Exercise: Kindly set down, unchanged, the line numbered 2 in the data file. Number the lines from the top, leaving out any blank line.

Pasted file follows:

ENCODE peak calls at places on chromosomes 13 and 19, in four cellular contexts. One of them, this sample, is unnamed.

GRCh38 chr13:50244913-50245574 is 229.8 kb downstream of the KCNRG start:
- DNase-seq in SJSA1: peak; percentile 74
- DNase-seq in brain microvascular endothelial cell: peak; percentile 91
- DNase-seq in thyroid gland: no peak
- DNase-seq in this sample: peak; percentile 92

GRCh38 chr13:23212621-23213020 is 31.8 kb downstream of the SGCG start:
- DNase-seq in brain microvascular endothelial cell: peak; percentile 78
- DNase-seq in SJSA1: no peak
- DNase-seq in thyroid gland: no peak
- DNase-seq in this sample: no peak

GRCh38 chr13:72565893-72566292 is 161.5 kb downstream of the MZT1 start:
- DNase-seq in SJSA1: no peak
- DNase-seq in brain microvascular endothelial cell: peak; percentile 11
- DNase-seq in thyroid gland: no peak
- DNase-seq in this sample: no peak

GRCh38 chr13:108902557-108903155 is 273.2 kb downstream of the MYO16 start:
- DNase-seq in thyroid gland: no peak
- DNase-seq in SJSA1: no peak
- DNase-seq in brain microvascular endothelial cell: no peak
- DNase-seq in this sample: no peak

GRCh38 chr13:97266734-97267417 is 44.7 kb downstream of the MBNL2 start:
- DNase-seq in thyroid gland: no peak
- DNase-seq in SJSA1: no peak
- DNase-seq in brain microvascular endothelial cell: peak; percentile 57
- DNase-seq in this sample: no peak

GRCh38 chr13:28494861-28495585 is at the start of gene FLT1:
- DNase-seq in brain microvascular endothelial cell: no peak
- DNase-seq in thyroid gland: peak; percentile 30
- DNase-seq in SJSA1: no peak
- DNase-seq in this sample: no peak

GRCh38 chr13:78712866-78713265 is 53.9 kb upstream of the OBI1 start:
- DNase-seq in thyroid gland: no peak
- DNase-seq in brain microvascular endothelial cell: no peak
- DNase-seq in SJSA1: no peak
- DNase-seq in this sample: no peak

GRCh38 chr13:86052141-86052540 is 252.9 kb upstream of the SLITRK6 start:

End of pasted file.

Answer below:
GRCh38 chr13:50244913-50245574 is 229.8 kb downstream of the KCNRG start: